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Looking for plants that will bring your landscaping vision to life while also surviving and thriving in the unpredictable Indiana weather?
Using plants that are native to Indiana can ensure your lawn and garden is well prepared to survive the changing temperatures and varied rainfall. More often than not, these plants are used to surviving with minimal human interventionーmaking them the perfect low-maintenance additions to your outdoor space. By using these plants in your landscaping, you can rest assured they are ready for whatever Indiana has to throw at them!
We’ve compiled a list of five Indiana native plants native that can spruce up your lawn and garden this year.
The purple coneflower is a popular perennial plant that brings a splash of color to your yard. These flowers usually bloom in late spring and early summer and maintain their beautiful pink and purple blooms for around two months. With the right care, they can reach up three to five feet tall and will occasionally rebloom in the fall.
Purple coneflowers are drought resistantーmaking them a perfect low-maintenance addition to any garden. Once they are established, rainfall should be enough to keep them watered. They thrive in well-drained soil but can survive in dry soil as well. These flowers require at least six hours of sunlight a day, so keep them out of the shade as much as possible.
The American Cranberry is a great addition for anyone looking for a versatile plant. In late May, it blooms white flowers surrounded by green foliage. However, from September through February, these blooms turn into brightly colored berries ranging from yellow to burgundyーwith the foliage following suit. These shrubs can grow up to twelve inches tall and can spread just as wide.
American Cranberry shrubs prefer moist and well-drained soil. Once established, you can rely on rainfall to water them. These shrubs require at least four hours of direct sunlight a dayーmeaning they can be planted in partial shade.
Hollyhock flowers are perfect if you are looking for something with a little more height. These flowers can reach an impressive height of three to eight feet tall if given the proper care. The blooms on their lengthy blue-green stems can vary in color and can be found in yellow, blue, white, and pink. These flowers bloom from June to August and will usually do so starting at the base of the stem and working their way up.
Hollyhock flowers can be more high-maintenance. Due to their height and structure, they require protection from the wind, and they occasionally will need something to grow against such as the side of a building or a fence. These flowers prefer rich and well-drained soil, but they can also thrive in clay soil. They do not, however, do well in wet winter soil. Once their roots have been established, rainfall will take care of the watering. Hollyhocks need at least six hours of sunlight, but like some of the other Indiana native plants mentioned—they can be partially shaded if need be.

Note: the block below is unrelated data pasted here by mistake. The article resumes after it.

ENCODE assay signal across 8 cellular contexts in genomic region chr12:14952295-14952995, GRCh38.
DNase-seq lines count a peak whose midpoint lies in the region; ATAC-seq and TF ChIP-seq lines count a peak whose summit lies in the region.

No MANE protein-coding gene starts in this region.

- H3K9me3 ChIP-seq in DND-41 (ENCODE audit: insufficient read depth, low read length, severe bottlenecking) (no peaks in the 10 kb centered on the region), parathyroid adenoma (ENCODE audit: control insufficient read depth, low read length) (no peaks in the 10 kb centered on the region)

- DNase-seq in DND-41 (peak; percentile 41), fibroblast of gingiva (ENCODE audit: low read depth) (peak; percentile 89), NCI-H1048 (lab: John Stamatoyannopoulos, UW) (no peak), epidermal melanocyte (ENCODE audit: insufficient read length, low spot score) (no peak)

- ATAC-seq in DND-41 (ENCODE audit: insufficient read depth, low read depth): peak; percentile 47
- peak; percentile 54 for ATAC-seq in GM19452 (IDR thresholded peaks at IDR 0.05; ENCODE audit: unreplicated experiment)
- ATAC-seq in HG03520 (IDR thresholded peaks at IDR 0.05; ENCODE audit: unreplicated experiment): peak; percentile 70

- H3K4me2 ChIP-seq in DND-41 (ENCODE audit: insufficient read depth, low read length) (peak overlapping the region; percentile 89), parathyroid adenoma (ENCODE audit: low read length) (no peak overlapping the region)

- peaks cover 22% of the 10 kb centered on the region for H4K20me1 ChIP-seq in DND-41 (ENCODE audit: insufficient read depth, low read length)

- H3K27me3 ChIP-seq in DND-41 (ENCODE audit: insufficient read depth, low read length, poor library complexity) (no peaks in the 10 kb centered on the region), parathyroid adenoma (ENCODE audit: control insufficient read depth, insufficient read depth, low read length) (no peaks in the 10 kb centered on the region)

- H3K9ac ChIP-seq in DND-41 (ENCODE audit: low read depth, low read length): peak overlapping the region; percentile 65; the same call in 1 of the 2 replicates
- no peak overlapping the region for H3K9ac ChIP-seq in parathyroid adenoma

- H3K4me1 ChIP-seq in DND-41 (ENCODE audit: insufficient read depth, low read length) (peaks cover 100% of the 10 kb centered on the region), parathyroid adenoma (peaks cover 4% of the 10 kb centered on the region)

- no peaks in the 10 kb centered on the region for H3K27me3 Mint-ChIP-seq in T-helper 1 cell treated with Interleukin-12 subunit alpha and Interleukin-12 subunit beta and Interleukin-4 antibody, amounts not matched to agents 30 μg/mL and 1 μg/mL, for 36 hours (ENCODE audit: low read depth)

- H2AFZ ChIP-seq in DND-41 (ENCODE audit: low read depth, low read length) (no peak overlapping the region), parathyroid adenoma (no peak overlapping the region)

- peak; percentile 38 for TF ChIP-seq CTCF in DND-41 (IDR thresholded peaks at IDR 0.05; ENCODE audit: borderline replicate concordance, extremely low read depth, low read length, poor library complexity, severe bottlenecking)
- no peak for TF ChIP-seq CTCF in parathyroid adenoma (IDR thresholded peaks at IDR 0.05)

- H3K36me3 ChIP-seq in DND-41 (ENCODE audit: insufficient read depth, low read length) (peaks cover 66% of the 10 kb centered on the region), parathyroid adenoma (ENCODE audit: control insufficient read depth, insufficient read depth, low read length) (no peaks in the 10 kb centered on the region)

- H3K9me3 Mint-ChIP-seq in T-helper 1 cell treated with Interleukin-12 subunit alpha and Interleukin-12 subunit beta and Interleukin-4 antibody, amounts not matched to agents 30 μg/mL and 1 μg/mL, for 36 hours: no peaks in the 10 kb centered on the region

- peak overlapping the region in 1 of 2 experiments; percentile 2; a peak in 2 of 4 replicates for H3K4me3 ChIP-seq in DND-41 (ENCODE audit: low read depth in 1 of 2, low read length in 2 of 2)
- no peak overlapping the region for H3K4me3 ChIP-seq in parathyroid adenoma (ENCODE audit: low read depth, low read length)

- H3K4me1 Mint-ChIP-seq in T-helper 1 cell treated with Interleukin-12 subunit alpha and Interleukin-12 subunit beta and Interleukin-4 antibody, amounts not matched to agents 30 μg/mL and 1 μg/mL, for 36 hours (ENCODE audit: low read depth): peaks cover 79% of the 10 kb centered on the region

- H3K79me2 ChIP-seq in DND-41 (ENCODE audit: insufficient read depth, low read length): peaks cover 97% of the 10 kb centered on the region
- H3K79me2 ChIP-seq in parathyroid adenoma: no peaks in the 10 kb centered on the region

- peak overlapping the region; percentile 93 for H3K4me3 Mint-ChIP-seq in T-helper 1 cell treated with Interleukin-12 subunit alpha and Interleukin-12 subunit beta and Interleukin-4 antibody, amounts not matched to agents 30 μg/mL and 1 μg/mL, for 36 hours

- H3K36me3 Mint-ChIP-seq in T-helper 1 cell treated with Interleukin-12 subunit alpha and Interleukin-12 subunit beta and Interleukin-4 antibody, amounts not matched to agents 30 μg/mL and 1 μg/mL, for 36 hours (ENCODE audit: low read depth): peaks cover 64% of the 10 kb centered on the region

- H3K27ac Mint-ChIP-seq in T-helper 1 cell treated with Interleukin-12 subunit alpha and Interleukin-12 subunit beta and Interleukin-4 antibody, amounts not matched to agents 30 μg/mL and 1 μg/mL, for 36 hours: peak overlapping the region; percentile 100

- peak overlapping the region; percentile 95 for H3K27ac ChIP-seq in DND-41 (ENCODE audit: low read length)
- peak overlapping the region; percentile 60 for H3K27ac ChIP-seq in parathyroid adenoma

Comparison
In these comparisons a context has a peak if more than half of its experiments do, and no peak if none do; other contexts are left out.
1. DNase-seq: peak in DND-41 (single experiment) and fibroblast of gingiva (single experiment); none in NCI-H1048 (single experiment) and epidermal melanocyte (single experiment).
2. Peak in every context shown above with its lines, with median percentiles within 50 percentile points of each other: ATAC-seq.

Also known as the butterfly milkweed, the butterfly weed is exactly what you need if you are wanting to attract this flower’s namesake! This plant can grow one to two feet tall and blooms in clusters of yellow-orange flowers in the late spring to late summer. It may take some time for these flowers to bloom when you first plant them—but when they do, they are easy to maintain and take care of.
Much like the purple coneflower, the butterfly weed is able to survive in drought-like conditions. It prefers dry, sandy, or rock-like soil and does not require much watering once it has been established. To keep things on the drier side, this plant requires six or more hours of direct sunlight and no shade.
Cinnamon ferns can fill in space and create a green backdrop to contrast the colors of your other plants. This plant’s large green fronds help it reach up to five feet tall and two to three feet wide. It was named after the cinnamon-brown plumes that are found in the center of the vase-like structure.
Cinnamon ferns naturally grow near stream beds. As such, they love wet soil and grow well when placed near a water source or feature. If you place them in a drier area, be sure they are regularly watered so their soil remains wet. These ferns also prefer the coolness of the shade and do not require direct sunlight.
Whether you are starting from scratch or updating your current design, using Indiana native plants will not only help your lawn and garden look great but also ensure your landscape survives the changing weather! For more information on what plants might fit your yard best or where to find them, contact your local garden center.
At Clark’s Garden and Floral Boutique, we know the joy and comfort that flowers bring. Because of this, we’re focused on helping people create memories, celebrate and connect with each other, and add beauty to any space. Visit us on Facebook and Instagram.